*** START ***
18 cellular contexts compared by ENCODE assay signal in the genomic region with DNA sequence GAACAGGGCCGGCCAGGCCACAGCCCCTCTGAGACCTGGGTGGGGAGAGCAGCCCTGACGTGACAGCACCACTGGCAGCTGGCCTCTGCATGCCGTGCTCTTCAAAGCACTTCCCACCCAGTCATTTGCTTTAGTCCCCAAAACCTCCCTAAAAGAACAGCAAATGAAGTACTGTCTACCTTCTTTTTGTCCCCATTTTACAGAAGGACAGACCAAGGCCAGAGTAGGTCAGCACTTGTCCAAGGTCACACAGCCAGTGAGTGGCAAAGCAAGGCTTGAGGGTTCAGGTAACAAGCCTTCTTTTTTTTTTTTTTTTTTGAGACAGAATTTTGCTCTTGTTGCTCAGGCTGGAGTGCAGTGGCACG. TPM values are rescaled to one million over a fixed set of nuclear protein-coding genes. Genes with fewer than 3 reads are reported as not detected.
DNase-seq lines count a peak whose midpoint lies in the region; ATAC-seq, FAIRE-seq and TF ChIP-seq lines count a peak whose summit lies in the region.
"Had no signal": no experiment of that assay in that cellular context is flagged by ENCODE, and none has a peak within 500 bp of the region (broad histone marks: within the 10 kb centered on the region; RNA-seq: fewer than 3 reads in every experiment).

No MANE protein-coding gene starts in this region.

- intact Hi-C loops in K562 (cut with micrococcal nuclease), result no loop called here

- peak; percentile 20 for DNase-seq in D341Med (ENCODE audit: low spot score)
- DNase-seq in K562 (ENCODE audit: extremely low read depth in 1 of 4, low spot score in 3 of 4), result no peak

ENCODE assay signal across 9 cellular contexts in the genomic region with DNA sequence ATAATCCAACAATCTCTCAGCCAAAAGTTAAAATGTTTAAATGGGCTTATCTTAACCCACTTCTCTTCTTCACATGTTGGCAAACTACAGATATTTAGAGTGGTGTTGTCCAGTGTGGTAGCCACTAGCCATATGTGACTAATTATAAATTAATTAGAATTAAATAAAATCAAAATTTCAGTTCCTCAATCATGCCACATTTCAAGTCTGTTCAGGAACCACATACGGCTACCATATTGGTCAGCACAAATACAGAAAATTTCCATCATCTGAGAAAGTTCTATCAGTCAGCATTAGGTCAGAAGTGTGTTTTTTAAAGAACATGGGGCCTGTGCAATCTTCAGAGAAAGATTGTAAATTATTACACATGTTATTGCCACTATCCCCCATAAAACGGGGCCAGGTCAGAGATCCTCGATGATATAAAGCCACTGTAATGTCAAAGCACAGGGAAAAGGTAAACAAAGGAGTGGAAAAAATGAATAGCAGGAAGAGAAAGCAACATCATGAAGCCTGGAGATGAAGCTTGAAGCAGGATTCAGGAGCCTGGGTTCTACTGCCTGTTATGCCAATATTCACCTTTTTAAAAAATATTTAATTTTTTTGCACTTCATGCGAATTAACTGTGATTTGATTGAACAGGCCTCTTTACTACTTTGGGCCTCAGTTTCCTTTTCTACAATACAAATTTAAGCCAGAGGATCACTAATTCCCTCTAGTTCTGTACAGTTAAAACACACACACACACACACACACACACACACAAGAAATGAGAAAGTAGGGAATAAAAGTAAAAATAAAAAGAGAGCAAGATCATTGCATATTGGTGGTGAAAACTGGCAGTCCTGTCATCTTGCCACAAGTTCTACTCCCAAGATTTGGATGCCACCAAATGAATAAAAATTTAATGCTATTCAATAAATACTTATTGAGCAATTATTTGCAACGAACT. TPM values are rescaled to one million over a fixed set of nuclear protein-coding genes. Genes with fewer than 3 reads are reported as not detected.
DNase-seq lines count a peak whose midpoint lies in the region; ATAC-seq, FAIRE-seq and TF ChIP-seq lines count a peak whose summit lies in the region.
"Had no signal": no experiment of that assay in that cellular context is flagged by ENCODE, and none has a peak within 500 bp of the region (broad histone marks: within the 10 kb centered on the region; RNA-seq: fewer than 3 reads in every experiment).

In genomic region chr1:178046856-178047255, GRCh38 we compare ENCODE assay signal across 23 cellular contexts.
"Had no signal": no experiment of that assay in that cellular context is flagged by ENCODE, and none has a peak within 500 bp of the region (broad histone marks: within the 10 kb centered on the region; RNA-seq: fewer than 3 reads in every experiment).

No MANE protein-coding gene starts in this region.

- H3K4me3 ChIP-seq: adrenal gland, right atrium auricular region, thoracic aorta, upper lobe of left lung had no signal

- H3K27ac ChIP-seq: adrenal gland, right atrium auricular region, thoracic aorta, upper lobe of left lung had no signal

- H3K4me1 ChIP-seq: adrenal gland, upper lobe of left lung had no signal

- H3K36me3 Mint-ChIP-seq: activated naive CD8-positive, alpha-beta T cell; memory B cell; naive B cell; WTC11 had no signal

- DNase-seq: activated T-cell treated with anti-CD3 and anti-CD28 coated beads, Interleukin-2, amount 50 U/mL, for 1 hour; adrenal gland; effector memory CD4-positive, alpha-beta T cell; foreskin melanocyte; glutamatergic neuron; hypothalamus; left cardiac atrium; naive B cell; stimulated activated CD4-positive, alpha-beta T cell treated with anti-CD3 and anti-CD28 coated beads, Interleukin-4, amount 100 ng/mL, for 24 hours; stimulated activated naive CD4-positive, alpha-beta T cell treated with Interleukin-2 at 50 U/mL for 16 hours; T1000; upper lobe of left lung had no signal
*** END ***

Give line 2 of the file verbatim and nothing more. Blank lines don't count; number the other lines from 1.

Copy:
DNase-seq lines count a peak whose midpoint lies in the region; ATAC-seq, FAIRE-seq and TF ChIP-seq lines count a peak whose summit lies in the region.